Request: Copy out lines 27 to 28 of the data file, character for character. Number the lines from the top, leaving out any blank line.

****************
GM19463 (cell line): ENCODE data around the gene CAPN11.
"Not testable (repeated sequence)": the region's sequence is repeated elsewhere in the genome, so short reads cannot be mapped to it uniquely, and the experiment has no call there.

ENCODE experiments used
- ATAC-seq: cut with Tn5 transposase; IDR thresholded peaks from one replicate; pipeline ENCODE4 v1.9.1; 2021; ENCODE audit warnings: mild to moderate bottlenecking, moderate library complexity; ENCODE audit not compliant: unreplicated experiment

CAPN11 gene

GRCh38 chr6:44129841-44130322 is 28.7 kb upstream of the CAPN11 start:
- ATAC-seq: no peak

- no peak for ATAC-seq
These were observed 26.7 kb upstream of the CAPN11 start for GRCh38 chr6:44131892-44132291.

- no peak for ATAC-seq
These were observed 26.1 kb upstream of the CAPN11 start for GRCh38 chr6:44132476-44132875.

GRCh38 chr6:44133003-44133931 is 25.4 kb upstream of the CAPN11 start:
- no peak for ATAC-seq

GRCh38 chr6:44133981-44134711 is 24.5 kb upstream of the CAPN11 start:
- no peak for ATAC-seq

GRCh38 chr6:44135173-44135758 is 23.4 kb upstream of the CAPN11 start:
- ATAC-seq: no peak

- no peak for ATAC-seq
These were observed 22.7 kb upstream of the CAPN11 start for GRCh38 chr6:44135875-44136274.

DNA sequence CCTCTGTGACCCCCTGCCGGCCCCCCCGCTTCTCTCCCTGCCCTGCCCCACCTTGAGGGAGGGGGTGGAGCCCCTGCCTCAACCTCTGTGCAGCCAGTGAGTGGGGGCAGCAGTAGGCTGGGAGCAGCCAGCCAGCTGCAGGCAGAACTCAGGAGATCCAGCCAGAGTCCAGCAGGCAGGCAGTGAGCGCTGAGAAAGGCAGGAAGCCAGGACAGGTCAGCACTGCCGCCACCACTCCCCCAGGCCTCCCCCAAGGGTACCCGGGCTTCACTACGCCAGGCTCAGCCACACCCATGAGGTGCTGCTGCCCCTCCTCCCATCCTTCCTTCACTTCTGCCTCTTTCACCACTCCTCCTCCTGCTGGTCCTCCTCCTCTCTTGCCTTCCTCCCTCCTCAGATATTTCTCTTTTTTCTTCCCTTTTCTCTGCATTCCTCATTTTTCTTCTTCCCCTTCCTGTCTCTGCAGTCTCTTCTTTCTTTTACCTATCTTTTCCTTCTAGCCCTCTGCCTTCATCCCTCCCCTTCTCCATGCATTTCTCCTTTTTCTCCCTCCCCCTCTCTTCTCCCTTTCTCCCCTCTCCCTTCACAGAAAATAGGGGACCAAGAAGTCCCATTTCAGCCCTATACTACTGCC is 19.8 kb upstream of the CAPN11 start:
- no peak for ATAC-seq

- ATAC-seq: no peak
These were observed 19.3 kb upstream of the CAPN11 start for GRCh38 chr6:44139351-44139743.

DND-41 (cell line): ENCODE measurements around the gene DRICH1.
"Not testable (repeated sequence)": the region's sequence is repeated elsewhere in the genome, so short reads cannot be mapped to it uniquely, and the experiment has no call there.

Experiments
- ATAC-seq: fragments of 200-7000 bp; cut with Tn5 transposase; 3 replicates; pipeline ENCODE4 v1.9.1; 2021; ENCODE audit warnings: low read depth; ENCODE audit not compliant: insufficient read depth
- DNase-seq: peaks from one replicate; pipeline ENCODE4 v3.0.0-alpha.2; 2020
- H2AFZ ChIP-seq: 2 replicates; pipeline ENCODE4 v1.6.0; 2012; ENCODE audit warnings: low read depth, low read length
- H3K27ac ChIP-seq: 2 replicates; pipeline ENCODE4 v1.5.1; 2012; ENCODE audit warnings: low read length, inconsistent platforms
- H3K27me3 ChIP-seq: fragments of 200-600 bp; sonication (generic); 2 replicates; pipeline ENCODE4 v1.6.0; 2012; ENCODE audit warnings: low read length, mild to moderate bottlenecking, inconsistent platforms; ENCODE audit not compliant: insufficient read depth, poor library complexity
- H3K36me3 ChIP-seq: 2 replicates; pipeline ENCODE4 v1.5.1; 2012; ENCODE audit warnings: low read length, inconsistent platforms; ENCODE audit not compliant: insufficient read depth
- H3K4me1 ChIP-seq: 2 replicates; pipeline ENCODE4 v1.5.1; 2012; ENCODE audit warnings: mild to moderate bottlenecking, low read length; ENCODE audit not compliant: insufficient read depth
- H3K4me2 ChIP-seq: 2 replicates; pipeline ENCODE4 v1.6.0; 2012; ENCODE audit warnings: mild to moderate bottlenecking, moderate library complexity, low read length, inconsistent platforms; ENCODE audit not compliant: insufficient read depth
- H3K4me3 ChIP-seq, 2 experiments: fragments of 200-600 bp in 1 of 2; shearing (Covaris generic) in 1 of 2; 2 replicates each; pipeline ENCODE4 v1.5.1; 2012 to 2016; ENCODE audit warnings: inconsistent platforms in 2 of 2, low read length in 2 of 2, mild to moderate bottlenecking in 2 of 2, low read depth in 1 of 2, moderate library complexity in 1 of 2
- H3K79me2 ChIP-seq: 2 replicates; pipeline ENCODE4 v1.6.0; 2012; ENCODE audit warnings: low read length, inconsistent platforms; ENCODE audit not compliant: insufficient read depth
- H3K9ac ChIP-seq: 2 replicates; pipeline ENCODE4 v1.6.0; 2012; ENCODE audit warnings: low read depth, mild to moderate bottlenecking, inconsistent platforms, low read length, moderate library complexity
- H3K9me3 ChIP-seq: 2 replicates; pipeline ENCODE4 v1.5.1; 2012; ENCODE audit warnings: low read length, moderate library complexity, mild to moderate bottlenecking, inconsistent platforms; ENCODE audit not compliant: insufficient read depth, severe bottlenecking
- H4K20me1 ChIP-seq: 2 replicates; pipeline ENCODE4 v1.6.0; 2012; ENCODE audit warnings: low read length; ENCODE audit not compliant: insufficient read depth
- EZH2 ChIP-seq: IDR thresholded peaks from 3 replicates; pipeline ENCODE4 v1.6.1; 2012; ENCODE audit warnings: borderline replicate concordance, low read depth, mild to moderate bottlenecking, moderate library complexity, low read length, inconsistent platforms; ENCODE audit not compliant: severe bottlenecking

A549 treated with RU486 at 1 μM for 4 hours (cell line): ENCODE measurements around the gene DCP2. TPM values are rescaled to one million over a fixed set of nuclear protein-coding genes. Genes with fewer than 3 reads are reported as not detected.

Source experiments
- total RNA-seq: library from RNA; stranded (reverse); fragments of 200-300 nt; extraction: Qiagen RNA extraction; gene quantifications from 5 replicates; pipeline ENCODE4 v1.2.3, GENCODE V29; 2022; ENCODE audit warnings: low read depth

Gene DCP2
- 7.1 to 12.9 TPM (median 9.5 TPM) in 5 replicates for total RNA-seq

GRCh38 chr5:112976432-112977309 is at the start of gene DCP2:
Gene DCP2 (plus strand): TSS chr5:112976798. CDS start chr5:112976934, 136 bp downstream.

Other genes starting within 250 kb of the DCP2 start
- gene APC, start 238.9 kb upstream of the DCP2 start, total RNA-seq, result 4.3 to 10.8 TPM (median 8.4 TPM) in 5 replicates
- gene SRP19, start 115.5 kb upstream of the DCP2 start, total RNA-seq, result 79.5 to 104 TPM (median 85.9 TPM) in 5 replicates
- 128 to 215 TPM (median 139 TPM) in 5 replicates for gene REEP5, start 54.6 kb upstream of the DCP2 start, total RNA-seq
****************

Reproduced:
- ATAC-seq: fragments of 200-7000 bp; cut with Tn5 transposase; 3 replicates; pipeline ENCODE4 v1.9.1; 2021; ENCODE audit warnings: low read depth; ENCODE audit not compliant: insufficient read depth
- DNase-seq: peaks from one replicate; pipeline ENCODE4 v3.0.0-alpha.2; 2020